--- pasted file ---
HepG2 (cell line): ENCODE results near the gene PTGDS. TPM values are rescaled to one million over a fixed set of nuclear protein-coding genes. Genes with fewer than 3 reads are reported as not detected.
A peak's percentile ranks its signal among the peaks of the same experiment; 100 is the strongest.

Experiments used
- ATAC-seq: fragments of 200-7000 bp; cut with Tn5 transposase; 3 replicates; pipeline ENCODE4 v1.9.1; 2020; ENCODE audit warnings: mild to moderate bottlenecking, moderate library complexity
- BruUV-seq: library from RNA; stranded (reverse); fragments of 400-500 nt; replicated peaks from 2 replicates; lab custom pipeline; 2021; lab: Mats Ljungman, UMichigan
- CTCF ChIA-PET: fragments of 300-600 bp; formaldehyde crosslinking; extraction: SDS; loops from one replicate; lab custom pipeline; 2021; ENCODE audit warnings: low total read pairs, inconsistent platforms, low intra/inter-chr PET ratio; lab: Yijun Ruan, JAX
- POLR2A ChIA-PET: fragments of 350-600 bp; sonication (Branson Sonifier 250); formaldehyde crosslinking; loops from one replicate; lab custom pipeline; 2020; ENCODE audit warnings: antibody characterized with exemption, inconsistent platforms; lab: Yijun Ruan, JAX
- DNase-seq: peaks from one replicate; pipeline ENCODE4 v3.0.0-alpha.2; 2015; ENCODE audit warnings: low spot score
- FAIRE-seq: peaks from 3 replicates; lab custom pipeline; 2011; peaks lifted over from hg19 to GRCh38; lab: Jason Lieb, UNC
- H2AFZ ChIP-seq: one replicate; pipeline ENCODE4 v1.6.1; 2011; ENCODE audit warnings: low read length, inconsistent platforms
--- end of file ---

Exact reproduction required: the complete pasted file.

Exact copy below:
HepG2 (cell line): ENCODE results near the gene PTGDS. TPM values are rescaled to one million over a fixed set of nuclear protein-coding genes. Genes with fewer than 3 reads are reported as not detected.
A peak's percentile ranks its signal among the peaks of the same experiment; 100 is the strongest.

Experiments used
- ATAC-seq: fragments of 200-7000 bp; cut with Tn5 transposase; 3 replicates; pipeline ENCODE4 v1.9.1; 2020; ENCODE audit warnings: mild to moderate bottlenecking, moderate library complexity
- BruUV-seq: library from RNA; stranded (reverse); fragments of 400-500 nt; replicated peaks from 2 replicates; lab custom pipeline; 2021; lab: Mats Ljungman, UMichigan
- CTCF ChIA-PET: fragments of 300-600 bp; formaldehyde crosslinking; extraction: SDS; loops from one replicate; lab custom pipeline; 2021; ENCODE audit warnings: low total read pairs, inconsistent platforms, low intra/inter-chr PET ratio; lab: Yijun Ruan, JAX
- POLR2A ChIA-PET: fragments of 350-600 bp; sonication (Branson Sonifier 250); formaldehyde crosslinking; loops from one replicate; lab custom pipeline; 2020; ENCODE audit warnings: antibody characterized with exemption, inconsistent platforms; lab: Yijun Ruan, JAX
- DNase-seq: peaks from one replicate; pipeline ENCODE4 v3.0.0-alpha.2; 2015; ENCODE audit warnings: low spot score
- FAIRE-seq: peaks from 3 replicates; lab custom pipeline; 2011; peaks lifted over from hg19 to GRCh38; lab: Jason Lieb, UNC
- H2AFZ ChIP-seq: one replicate; pipeline ENCODE4 v1.6.1; 2011; ENCODE audit warnings: low read length, inconsistent platforms